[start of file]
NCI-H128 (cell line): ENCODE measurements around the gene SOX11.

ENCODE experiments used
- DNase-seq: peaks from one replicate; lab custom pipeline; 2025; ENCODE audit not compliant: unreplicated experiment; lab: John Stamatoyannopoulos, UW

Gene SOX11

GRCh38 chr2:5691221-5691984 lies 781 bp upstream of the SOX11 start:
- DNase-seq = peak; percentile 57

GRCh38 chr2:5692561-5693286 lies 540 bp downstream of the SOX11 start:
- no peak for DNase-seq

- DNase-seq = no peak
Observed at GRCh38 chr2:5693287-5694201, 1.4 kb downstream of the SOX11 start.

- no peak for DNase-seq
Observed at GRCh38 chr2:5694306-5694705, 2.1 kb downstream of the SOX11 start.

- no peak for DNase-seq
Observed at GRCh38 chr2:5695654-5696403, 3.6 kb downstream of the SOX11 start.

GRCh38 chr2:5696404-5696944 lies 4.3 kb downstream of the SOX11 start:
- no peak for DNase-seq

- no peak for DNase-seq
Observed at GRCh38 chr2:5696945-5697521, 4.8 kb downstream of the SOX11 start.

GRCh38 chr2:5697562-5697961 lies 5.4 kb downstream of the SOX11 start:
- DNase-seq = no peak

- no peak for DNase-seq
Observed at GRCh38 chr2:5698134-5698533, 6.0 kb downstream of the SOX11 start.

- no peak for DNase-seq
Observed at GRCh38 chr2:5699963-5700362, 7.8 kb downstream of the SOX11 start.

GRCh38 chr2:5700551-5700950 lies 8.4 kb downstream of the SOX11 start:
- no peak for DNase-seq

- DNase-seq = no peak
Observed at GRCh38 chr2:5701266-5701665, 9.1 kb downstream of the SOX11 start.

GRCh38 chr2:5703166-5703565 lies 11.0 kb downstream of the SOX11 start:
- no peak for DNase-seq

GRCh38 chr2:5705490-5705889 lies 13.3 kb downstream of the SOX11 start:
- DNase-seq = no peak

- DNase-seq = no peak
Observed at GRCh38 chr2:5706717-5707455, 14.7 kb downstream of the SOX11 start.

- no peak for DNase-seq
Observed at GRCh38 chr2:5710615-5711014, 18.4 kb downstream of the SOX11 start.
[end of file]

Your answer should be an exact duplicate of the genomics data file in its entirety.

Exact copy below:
NCI-H128 (cell line): ENCODE measurements around the gene SOX11.

ENCODE experiments used
- DNase-seq: peaks from one replicate; lab custom pipeline; 2025; ENCODE audit not compliant: unreplicated experiment; lab: John Stamatoyannopoulos, UW

Gene SOX11

GRCh38 chr2:5691221-5691984 lies 781 bp upstream of the SOX11 start:
- DNase-seq = peak; percentile 57

GRCh38 chr2:5692561-5693286 lies 540 bp downstream of the SOX11 start:
- no peak for DNase-seq

- DNase-seq = no peak
Observed at GRCh38 chr2:5693287-5694201, 1.4 kb downstream of the SOX11 start.

- no peak for DNase-seq
Observed at GRCh38 chr2:5694306-5694705, 2.1 kb downstream of the SOX11 start.

- no peak for DNase-seq
Observed at GRCh38 chr2:5695654-5696403, 3.6 kb downstream of the SOX11 start.

GRCh38 chr2:5696404-5696944 lies 4.3 kb downstream of the SOX11 start:
- no peak for DNase-seq

- no peak for DNase-seq
Observed at GRCh38 chr2:5696945-5697521, 4.8 kb downstream of the SOX11 start.

GRCh38 chr2:5697562-5697961 lies 5.4 kb downstream of the SOX11 start:
- DNase-seq = no peak

- no peak for DNase-seq
Observed at GRCh38 chr2:5698134-5698533, 6.0 kb downstream of the SOX11 start.

- no peak for DNase-seq
Observed at GRCh38 chr2:5699963-5700362, 7.8 kb downstream of the SOX11 start.

GRCh38 chr2:5700551-5700950 lies 8.4 kb downstream of the SOX11 start:
- no peak for DNase-seq

- DNase-seq = no peak
Observed at GRCh38 chr2:5701266-5701665, 9.1 kb downstream of the SOX11 start.

GRCh38 chr2:5703166-5703565 lies 11.0 kb downstream of the SOX11 start:
- no peak for DNase-seq

GRCh38 chr2:5705490-5705889 lies 13.3 kb downstream of the SOX11 start:
- DNase-seq = no peak

- DNase-seq = no peak
Observed at GRCh38 chr2:5706717-5707455, 14.7 kb downstream of the SOX11 start.

- no peak for DNase-seq
Observed at GRCh38 chr2:5710615-5711014, 18.4 kb downstream of the SOX11 start.